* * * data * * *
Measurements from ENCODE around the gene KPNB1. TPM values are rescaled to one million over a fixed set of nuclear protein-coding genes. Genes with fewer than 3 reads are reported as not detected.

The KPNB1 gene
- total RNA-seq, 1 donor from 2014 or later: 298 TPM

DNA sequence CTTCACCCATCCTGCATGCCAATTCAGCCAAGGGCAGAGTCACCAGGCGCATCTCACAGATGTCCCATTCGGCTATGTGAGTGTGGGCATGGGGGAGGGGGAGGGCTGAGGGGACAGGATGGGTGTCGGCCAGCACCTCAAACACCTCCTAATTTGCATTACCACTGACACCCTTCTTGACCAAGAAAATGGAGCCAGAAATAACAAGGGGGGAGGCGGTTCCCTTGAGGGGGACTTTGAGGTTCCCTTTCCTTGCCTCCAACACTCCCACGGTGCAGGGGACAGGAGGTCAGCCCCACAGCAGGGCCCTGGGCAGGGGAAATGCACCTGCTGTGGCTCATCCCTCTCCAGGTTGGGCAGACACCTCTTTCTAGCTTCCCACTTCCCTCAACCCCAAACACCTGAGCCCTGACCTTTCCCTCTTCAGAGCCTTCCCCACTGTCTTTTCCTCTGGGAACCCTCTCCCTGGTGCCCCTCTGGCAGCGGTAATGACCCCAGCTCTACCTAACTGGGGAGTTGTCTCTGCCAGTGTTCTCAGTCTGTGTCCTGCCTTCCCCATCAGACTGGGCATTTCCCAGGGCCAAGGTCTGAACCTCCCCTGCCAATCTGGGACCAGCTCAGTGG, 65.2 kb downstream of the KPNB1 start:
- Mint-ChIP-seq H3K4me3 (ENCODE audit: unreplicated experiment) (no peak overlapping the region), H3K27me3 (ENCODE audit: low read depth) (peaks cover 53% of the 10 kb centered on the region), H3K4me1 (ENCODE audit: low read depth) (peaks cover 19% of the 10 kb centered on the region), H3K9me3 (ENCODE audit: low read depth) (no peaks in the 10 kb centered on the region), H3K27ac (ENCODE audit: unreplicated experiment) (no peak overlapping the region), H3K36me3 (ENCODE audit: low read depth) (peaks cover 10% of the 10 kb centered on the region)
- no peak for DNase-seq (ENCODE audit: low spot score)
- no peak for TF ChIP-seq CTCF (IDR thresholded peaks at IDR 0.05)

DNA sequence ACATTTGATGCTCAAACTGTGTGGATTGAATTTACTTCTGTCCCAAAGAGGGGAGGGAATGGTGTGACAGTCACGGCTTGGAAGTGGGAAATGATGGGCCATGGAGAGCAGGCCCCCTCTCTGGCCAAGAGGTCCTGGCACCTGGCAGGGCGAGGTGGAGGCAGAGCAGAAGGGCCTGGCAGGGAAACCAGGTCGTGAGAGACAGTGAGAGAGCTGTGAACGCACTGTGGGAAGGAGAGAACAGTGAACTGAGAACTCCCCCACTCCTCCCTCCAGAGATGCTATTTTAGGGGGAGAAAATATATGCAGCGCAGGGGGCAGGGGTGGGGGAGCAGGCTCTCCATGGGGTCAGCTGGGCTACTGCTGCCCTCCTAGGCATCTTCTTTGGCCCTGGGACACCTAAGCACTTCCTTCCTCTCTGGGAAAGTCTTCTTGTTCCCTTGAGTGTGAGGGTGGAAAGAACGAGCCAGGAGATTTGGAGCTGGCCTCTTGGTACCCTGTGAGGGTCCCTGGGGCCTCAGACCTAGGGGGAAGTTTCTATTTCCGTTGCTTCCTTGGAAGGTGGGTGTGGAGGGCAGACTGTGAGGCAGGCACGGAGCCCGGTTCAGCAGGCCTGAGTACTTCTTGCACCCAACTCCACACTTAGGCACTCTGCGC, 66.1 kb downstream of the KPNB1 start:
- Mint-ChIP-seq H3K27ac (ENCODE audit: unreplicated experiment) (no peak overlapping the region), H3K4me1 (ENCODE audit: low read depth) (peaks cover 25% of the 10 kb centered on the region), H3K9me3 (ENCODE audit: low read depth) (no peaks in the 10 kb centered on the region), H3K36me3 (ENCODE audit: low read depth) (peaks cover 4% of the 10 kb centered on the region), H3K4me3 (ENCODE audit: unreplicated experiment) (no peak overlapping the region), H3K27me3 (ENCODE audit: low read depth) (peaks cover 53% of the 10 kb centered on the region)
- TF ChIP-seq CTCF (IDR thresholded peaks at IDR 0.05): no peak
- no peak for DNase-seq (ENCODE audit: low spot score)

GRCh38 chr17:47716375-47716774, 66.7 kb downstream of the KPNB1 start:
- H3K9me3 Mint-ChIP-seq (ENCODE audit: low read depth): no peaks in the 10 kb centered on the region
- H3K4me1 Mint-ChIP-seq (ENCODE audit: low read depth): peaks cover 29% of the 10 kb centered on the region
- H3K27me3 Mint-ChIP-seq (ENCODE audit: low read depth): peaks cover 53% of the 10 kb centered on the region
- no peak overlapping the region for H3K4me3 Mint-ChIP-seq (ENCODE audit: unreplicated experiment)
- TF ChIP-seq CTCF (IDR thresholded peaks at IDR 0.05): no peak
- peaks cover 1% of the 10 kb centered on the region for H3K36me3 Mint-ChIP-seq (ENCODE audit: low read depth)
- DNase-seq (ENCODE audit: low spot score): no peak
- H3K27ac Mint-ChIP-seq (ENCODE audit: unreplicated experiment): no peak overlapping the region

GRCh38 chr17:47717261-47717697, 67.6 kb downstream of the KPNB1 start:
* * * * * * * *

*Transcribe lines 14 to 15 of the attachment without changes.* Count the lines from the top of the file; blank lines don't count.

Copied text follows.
- H3K4me1 Mint-ChIP-seq (ENCODE audit: low read depth): peaks cover 29% of the 10 kb centered on the region
- H3K27me3 Mint-ChIP-seq (ENCODE audit: low read depth): peaks cover 53% of the 10 kb centered on the region